New gene could lead to better bug-resistant plants
Research led by Michigan State University, including an MSU AgBioResearch scientist, appeared in the Sept. 11, 2012 edition of the Proceedings of the National Academy of Sciences.
October 15, 2012
The discovery of a new gene could lead to better bug-resistant plants.
Research led by Michigan State University, including an MSU AgBioResearch scientist, appeared in the Sept. 11, 2012 edition of the Proceedings of the National Academy of Sciences. The research demonstrates that domestic tomatoes could re-learn a thing or two from their wild cousins.
Long-term cultivation has led to tomato crops losing beneficial traits common to wild tomatoes. Anthony Schilmiller, MSU assistant professor of biochemistry and molecular biology, was able to identify a gene that is involved in one of these beneficial traits.
Many tomato secrets are found in its hair. Trichomes, or hair-like protrusions, produce a mixture of specialized chemicals that shape the interactions between the plant and its environment. The location of the chemicals allows some of them to act as the first line of defense against pests.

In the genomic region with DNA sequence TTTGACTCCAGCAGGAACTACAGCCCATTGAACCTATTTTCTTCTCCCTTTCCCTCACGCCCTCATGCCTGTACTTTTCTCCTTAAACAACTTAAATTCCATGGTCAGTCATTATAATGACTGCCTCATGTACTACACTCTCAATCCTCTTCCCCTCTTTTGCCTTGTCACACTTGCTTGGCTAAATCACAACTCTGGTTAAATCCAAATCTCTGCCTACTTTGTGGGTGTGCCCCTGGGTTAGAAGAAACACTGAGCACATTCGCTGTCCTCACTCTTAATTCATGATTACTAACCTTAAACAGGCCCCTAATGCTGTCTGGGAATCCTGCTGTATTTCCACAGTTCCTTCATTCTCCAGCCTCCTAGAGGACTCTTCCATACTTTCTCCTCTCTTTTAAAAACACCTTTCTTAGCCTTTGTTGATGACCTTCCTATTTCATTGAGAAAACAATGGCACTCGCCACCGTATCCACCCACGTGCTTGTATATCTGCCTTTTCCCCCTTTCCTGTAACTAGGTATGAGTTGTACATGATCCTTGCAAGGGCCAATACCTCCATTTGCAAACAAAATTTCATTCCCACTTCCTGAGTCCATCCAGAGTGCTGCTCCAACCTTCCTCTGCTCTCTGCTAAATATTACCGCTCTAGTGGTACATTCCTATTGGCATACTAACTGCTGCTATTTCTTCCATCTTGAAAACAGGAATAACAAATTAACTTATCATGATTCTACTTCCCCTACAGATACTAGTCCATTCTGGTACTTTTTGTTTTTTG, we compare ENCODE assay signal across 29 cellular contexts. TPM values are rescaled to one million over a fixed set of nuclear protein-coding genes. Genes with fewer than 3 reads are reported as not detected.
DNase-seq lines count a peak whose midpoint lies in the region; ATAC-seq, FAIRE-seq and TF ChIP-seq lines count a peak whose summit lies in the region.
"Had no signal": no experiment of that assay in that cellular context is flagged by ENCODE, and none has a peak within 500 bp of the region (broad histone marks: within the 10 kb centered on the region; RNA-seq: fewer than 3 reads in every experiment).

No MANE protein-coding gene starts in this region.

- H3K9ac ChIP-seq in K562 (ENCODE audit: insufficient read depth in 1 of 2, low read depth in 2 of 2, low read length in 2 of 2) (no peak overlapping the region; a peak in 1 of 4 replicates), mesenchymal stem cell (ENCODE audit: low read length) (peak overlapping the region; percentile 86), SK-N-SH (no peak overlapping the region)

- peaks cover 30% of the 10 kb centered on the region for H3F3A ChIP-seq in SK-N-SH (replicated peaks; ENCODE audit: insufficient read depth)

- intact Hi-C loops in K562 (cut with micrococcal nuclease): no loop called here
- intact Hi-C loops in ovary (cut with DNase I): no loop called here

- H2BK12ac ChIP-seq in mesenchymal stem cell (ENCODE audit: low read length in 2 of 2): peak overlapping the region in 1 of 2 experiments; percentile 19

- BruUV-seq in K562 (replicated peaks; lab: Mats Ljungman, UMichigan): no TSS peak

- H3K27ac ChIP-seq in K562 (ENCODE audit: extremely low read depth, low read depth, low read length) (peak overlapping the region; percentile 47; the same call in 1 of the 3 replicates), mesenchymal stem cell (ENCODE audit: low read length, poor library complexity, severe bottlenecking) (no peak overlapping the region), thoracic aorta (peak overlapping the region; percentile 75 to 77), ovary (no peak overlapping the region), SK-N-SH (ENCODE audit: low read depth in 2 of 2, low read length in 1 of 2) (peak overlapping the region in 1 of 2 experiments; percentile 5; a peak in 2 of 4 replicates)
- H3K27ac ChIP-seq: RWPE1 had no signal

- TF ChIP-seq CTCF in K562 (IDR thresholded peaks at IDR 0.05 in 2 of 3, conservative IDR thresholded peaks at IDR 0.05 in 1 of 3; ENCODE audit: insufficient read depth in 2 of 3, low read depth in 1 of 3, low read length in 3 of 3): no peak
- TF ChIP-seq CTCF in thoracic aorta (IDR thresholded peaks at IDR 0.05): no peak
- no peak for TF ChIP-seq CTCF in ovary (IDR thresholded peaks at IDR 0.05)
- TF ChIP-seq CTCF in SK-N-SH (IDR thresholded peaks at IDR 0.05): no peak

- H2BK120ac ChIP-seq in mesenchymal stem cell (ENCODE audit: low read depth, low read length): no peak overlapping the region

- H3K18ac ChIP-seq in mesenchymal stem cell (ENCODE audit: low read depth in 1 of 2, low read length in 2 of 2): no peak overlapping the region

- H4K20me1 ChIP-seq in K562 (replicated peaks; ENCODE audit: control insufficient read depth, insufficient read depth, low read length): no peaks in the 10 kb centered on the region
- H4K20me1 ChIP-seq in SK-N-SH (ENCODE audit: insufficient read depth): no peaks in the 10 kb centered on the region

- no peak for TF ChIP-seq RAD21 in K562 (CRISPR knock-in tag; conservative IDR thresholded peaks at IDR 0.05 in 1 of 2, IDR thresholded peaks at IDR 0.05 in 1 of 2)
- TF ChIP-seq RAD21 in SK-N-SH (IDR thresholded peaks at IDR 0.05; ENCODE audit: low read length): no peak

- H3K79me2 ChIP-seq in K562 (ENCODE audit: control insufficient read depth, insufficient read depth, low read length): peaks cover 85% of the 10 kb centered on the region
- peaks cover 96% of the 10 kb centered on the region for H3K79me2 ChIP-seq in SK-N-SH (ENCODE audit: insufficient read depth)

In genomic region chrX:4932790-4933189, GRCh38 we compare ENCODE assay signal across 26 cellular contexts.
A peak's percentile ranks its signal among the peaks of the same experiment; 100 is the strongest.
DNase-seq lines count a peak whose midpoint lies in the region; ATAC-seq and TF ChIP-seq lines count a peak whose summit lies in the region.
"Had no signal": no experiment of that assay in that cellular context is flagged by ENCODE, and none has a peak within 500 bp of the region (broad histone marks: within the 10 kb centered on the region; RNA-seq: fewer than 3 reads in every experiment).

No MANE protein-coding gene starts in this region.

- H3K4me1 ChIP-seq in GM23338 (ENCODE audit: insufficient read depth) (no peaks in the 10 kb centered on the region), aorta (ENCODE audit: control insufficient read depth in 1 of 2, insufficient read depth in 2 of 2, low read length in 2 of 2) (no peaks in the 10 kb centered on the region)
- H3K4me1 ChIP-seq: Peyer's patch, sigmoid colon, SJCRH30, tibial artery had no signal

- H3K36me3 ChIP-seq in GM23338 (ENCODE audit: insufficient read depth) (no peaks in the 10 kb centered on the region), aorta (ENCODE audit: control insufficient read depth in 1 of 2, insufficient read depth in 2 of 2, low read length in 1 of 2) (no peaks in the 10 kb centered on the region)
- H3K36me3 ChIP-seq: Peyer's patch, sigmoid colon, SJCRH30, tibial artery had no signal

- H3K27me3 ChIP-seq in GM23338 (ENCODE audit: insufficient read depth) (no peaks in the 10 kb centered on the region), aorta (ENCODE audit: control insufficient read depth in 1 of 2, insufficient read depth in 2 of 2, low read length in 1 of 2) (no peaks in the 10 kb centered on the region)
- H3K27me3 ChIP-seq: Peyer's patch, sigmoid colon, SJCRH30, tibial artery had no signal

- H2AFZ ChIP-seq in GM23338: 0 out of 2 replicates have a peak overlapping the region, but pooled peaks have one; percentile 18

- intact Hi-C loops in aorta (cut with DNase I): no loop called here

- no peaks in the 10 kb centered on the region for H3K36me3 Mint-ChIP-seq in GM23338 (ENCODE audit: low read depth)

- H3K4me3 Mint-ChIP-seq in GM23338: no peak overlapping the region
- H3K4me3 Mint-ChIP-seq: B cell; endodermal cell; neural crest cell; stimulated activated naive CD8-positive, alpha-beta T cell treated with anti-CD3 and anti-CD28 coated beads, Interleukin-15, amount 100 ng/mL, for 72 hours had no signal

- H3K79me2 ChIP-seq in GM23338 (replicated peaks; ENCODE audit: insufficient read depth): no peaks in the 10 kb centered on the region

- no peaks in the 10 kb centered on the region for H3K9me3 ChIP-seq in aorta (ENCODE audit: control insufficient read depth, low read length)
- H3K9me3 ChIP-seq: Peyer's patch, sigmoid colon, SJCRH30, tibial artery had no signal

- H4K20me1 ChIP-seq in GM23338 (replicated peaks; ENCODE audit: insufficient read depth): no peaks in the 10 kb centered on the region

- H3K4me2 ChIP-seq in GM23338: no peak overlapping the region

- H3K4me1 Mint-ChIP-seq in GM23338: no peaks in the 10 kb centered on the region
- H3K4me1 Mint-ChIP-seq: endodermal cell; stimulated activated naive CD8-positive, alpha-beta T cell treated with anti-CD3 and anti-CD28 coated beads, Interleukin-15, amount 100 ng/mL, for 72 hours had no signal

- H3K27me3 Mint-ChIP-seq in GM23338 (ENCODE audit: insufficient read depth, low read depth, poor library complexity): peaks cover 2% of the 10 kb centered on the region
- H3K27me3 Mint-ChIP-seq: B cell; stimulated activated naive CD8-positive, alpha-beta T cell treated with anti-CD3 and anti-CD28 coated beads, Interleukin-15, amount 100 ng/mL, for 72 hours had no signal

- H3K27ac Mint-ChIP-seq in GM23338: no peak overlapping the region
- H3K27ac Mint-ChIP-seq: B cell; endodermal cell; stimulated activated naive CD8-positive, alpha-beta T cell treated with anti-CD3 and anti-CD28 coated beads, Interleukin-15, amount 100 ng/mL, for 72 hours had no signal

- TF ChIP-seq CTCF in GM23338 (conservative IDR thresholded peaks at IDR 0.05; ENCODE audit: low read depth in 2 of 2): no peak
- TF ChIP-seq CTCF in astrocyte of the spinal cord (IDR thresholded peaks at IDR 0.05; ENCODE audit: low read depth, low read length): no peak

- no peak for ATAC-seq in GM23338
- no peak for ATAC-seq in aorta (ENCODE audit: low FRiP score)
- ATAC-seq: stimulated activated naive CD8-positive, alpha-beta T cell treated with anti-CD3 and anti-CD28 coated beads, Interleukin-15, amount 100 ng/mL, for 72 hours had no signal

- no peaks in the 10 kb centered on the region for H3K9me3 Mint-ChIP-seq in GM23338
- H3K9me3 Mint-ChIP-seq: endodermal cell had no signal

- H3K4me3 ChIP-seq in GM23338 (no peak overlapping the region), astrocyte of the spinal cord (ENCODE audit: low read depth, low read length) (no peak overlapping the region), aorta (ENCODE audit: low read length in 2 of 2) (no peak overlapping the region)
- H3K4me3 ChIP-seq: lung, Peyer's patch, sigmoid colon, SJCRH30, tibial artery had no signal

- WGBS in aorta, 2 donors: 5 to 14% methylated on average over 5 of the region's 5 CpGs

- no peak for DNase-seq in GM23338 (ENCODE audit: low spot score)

One class of compounds, acyl sugars, is a frontline defender. Trichomes secrete acyl sugars to fend off pests. Schilmiller teamed with MSU AgBioResearch scientist and professor of biochemistry and molecular biology Robert Last and Amanda Charbonneau, MSU doctoral researcher, to try to understand how these chemicals are made. Little was known about how acyl sugars were produced until now, and this research identifies and describes the first gene that participates in the production of the protective sugars in cultivated tomatoes, Schilmiller said.
“Acyl sugars play a critical role in allowing wild tomatoes to fend off bugs,” he said. “Because cultivated tomatoes were not bred for their acyl sugar amounts and quality, they have reduced levels compared to wild ones we do not eat. Understanding how they are made is the first step toward breeding cultivated tomatoes, and other plants in this family, to make them more resistant to herbivores.”
Other Solanaceous crops that could benefit from this research include potatoes, peppers, eggplants and petunias.
In addition, this work shows that the newly discovered gene is active only in one specific cell of one trichome type.
“Not only will we be able to potentially engineer heartier tomatoes, but understanding how to specifically target trichome gene expression without affecting the fruit, we’ll also be able to add other important chemicals for insect resistance and possibly other beneficial traits to the surface of the plants,” Schilmiller said.
The research was funded by the National Science Foundation.